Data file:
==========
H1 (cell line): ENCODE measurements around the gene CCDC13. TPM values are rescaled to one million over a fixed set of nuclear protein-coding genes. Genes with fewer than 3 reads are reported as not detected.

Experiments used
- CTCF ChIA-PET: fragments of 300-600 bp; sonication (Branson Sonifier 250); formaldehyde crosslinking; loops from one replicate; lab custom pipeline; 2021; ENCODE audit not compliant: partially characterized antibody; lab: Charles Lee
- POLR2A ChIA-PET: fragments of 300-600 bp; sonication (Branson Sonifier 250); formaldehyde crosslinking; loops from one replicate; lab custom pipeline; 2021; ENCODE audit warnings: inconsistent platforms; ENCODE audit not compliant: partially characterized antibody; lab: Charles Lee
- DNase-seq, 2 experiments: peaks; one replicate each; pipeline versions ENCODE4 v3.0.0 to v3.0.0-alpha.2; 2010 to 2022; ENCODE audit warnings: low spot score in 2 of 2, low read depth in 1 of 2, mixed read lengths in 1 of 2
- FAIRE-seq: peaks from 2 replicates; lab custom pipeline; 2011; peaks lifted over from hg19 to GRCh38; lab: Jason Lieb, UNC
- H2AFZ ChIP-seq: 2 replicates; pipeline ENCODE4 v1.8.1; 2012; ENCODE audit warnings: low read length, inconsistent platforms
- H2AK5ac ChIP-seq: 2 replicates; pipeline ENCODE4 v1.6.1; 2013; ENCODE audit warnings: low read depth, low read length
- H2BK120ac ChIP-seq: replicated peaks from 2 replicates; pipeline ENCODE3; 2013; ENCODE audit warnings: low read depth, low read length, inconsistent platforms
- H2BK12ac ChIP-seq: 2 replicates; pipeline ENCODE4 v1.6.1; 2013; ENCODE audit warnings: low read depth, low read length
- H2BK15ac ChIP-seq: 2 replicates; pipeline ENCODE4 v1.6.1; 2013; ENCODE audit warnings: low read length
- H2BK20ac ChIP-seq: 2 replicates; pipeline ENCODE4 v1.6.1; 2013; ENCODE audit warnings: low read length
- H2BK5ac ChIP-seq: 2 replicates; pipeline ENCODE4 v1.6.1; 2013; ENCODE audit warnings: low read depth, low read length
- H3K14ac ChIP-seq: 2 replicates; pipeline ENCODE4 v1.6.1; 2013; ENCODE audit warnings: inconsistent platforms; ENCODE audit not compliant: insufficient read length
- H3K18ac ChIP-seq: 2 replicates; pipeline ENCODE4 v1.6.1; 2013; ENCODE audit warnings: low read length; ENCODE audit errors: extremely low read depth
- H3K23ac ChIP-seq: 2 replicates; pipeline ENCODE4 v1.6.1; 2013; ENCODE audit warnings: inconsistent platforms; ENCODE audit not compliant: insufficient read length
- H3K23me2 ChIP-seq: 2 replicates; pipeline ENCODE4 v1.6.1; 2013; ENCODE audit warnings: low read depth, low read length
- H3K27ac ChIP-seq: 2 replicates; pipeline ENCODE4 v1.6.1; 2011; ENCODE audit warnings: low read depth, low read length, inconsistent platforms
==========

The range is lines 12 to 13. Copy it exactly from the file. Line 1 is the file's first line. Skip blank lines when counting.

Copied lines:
- H2BK20ac ChIP-seq: 2 replicates; pipeline ENCODE4 v1.6.1; 2013; ENCODE audit warnings: low read length
- H2BK5ac ChIP-seq: 2 replicates; pipeline ENCODE4 v1.6.1; 2013; ENCODE audit warnings: low read depth, low read length